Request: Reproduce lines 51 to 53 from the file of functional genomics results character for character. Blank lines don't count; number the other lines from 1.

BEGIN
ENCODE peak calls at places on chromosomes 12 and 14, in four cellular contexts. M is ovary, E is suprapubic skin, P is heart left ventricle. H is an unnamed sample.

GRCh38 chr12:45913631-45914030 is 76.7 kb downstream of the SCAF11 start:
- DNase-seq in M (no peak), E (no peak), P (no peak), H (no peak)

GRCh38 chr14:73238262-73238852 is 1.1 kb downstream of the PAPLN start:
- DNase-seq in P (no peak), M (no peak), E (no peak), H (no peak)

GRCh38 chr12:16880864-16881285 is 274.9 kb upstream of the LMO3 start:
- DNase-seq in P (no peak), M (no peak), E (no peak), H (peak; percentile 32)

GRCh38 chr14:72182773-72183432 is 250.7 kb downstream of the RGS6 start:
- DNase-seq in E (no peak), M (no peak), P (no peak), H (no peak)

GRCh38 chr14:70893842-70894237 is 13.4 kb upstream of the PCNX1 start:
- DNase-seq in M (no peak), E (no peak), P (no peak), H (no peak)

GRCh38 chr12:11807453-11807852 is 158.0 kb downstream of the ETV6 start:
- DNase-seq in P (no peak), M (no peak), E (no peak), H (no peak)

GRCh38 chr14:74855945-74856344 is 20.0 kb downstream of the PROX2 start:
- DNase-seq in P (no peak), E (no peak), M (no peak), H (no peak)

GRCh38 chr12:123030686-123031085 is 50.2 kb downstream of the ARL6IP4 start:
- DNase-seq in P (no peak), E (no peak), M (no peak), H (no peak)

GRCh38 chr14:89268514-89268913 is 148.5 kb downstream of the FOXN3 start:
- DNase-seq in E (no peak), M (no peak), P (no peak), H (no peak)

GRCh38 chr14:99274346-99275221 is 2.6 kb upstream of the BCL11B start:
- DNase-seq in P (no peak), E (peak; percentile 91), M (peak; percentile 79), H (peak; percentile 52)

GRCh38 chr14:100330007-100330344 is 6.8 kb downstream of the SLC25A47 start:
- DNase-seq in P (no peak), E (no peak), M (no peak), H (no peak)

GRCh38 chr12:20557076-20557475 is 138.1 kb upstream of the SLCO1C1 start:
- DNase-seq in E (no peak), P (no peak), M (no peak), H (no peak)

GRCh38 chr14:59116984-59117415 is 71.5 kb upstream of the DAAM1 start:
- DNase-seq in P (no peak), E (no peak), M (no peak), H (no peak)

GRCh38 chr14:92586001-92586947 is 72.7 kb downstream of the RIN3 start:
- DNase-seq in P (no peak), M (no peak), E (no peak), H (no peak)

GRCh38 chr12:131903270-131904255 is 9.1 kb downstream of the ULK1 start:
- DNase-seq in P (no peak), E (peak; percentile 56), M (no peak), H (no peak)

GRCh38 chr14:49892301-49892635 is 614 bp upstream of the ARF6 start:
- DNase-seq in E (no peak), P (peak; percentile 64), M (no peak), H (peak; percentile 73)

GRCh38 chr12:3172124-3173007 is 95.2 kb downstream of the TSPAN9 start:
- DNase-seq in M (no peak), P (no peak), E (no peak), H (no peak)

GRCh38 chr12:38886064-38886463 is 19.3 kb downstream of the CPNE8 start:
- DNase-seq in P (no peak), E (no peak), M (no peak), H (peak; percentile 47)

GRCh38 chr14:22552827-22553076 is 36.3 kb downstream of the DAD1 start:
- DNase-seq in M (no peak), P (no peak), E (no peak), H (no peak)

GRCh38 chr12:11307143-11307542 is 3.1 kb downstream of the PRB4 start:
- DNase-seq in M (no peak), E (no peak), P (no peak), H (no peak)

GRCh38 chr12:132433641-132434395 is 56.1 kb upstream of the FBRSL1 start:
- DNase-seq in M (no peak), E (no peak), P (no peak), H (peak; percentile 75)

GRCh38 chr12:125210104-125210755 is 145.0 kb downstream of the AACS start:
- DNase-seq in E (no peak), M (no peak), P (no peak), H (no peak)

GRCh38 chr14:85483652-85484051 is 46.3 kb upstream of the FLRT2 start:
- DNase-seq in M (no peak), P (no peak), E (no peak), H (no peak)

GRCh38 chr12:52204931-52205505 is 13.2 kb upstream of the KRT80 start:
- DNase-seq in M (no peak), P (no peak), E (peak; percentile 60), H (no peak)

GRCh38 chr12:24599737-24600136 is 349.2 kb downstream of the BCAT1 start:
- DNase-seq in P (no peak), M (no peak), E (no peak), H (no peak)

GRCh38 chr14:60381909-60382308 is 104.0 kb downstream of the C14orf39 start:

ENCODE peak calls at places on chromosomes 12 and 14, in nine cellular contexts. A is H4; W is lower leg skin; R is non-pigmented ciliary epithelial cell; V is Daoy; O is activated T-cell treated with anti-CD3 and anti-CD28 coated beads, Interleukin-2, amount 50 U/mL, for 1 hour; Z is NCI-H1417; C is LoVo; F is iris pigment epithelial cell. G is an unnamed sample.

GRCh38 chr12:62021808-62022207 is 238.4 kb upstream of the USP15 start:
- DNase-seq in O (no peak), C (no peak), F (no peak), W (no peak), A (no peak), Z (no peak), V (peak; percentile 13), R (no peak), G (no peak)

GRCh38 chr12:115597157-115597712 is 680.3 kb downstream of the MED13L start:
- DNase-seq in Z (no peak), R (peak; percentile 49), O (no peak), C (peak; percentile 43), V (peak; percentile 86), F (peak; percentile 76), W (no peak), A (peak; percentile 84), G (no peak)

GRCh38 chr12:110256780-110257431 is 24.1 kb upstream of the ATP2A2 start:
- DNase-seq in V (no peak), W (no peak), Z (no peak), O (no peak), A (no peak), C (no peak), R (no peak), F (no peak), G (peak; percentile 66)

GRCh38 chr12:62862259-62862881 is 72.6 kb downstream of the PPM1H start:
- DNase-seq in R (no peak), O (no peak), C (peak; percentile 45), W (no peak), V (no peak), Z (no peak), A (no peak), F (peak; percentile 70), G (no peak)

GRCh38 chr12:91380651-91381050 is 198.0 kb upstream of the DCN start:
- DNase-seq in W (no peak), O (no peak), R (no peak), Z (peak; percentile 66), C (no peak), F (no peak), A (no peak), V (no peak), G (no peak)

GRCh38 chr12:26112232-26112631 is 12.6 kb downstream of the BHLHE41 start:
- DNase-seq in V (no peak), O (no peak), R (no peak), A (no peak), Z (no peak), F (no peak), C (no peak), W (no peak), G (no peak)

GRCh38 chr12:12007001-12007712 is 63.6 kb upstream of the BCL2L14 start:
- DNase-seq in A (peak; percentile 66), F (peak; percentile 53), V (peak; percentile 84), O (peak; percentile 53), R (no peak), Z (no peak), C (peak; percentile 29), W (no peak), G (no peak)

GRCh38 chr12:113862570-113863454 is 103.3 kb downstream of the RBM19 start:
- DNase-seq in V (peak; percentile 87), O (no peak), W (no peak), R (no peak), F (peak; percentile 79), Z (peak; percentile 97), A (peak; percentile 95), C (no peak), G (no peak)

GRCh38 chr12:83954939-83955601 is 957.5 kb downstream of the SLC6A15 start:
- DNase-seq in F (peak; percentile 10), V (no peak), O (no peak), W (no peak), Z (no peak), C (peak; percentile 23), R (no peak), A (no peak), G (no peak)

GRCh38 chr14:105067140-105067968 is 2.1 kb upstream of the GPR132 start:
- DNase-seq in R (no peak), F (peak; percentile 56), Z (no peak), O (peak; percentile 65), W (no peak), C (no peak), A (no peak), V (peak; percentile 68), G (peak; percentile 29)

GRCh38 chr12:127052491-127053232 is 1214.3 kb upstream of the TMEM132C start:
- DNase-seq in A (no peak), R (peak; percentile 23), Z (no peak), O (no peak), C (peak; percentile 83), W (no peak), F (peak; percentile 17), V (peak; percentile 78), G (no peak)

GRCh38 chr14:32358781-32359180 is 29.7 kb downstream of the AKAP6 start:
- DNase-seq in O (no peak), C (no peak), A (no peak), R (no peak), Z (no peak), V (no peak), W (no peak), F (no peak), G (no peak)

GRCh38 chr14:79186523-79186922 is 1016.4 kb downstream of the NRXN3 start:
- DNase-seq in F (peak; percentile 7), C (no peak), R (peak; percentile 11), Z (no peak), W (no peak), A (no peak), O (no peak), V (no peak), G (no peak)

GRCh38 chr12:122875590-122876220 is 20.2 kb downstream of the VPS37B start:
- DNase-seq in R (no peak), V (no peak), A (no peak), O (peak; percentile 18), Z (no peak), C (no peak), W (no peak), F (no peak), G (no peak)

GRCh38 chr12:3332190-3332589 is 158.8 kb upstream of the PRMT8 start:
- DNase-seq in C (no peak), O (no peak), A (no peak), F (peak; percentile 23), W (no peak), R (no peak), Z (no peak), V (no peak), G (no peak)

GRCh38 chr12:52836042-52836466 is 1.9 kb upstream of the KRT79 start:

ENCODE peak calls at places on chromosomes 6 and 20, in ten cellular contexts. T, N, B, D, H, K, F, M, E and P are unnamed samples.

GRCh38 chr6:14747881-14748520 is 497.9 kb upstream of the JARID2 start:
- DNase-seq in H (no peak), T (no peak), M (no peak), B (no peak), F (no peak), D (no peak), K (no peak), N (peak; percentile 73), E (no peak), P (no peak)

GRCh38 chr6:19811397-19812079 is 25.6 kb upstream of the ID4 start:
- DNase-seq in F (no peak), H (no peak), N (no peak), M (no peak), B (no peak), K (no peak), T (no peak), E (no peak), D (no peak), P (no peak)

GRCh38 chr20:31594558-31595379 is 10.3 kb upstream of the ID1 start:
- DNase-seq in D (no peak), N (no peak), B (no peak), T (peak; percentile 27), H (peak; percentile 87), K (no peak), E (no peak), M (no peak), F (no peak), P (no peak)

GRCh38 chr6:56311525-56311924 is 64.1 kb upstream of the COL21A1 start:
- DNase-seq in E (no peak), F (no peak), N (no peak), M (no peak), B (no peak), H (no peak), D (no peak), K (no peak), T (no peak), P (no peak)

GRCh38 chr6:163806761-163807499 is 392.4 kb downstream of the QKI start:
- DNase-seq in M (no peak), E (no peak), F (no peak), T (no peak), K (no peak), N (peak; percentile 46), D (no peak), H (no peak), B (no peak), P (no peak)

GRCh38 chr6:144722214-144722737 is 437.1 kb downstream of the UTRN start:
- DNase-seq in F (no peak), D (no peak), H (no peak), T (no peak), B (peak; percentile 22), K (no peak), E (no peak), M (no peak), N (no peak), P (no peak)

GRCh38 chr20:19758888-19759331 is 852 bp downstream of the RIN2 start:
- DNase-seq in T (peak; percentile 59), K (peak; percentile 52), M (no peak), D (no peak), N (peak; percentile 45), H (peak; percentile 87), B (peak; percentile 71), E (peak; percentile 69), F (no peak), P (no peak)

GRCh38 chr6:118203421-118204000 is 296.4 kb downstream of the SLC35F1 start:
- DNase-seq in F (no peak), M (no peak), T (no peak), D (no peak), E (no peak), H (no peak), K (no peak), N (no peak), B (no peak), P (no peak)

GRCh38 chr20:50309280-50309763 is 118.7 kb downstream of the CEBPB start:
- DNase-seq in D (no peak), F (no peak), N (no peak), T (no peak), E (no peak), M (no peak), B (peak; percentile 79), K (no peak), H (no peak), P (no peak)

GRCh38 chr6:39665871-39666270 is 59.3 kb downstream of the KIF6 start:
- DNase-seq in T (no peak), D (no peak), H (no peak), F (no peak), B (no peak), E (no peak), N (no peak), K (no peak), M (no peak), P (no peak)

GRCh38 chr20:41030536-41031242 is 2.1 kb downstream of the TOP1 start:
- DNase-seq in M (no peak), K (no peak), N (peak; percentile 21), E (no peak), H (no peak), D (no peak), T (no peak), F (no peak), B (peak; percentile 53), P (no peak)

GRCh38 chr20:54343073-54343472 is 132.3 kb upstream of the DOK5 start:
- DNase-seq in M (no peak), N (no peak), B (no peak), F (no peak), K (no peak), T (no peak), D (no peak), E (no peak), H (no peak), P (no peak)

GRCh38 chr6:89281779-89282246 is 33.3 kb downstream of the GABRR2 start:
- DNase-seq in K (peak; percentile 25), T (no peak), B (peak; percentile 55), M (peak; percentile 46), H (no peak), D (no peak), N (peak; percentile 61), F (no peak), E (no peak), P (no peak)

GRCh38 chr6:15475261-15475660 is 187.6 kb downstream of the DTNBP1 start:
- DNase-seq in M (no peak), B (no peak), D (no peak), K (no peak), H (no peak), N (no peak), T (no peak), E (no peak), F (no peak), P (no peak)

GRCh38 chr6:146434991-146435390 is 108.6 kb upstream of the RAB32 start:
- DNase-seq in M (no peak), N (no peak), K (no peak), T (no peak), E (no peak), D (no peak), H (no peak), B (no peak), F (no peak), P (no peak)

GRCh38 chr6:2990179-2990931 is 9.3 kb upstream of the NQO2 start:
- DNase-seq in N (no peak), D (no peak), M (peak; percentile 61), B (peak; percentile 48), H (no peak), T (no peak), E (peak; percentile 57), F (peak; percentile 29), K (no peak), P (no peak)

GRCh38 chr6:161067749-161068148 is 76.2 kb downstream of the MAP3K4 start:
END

- DNase-seq in P (no peak), M (no peak), E (no peak), H (no peak)

GRCh38 chr14:60381909-60382308 is 104.0 kb downstream of the C14orf39 start:

ENCODE peak calls at places on chromosomes 12 and 14, in nine cellular contexts. A is H4; W is lower leg skin; R is non-pigmented ciliary epithelial cell; V is Daoy; O is activated T-cell treated with anti-CD3 and anti-CD28 coated beads, Interleukin-2, amount 50 U/mL, for 1 hour; Z is NCI-H1417; C is LoVo; F is iris pigment epithelial cell. G is an unnamed sample.